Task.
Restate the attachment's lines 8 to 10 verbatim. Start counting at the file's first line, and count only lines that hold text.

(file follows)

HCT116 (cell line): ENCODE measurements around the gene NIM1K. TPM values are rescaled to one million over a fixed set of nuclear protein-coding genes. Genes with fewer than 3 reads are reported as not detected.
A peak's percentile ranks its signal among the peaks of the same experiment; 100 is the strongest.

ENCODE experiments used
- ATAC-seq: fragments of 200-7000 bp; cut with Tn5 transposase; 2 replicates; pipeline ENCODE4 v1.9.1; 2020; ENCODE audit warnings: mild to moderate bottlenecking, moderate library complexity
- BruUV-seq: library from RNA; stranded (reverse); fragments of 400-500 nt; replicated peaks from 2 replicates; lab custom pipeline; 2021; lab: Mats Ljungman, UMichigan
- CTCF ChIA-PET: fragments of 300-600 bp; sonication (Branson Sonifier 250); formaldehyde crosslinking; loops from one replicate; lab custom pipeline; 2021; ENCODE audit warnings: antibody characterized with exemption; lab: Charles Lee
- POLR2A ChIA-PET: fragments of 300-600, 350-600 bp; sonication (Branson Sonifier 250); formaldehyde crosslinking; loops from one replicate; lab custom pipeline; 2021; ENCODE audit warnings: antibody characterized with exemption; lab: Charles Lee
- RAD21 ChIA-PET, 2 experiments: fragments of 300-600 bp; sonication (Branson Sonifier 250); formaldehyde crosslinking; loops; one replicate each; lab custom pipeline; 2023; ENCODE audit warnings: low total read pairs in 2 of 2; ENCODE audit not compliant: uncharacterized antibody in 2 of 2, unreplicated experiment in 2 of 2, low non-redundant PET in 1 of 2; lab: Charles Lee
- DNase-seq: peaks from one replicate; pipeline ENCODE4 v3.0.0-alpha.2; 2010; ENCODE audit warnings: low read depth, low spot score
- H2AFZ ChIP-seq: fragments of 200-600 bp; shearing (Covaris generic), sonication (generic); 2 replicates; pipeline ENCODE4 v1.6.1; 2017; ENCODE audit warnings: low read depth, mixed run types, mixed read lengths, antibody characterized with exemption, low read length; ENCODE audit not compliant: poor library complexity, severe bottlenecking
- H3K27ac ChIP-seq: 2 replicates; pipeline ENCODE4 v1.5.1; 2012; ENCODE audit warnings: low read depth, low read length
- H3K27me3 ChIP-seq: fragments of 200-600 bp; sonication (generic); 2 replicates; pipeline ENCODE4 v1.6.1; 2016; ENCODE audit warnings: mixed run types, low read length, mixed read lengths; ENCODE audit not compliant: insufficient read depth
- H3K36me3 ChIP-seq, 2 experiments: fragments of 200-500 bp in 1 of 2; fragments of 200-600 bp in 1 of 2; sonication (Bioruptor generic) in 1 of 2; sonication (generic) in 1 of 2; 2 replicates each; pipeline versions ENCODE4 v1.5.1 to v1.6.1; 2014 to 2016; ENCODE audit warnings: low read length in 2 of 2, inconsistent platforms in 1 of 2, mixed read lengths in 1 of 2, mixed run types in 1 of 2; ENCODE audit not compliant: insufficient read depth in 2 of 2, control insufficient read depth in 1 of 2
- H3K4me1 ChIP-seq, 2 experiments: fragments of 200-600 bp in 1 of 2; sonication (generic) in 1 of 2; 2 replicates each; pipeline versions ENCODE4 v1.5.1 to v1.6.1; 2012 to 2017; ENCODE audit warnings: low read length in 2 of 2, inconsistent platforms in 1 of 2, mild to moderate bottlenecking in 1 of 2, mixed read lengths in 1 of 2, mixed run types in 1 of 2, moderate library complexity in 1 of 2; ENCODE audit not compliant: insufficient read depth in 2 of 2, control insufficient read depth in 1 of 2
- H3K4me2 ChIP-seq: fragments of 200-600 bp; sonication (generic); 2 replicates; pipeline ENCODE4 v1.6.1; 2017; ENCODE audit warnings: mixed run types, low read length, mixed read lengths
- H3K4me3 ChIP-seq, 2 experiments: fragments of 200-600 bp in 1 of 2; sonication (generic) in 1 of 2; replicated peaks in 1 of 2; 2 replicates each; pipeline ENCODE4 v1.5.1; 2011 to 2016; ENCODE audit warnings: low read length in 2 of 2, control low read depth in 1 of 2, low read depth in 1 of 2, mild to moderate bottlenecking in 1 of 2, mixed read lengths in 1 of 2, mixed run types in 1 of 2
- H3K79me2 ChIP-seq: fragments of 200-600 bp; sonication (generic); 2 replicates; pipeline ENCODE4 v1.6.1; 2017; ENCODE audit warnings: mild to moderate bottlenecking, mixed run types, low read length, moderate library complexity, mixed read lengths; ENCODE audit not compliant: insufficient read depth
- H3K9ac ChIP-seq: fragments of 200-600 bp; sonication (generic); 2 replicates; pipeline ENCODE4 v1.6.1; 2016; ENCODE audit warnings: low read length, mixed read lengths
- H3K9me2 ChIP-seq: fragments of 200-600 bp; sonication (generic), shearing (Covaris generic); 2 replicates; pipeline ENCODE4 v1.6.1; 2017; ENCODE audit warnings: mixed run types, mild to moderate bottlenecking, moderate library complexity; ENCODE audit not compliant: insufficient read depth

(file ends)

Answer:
- RAD21 ChIA-PET, 2 experiments: fragments of 300-600 bp; sonication (Branson Sonifier 250); formaldehyde crosslinking; loops; one replicate each; lab custom pipeline; 2023; ENCODE audit warnings: low total read pairs in 2 of 2; ENCODE audit not compliant: uncharacterized antibody in 2 of 2, unreplicated experiment in 2 of 2, low non-redundant PET in 1 of 2; lab: Charles Lee
- DNase-seq: peaks from one replicate; pipeline ENCODE4 v3.0.0-alpha.2; 2010; ENCODE audit warnings: low read depth, low spot score
- H2AFZ ChIP-seq: fragments of 200-600 bp; shearing (Covaris generic), sonication (generic); 2 replicates; pipeline ENCODE4 v1.6.1; 2017; ENCODE audit warnings: low read depth, mixed run types, mixed read lengths, antibody characterized with exemption, low read length; ENCODE audit not compliant: poor library complexity, severe bottlenecking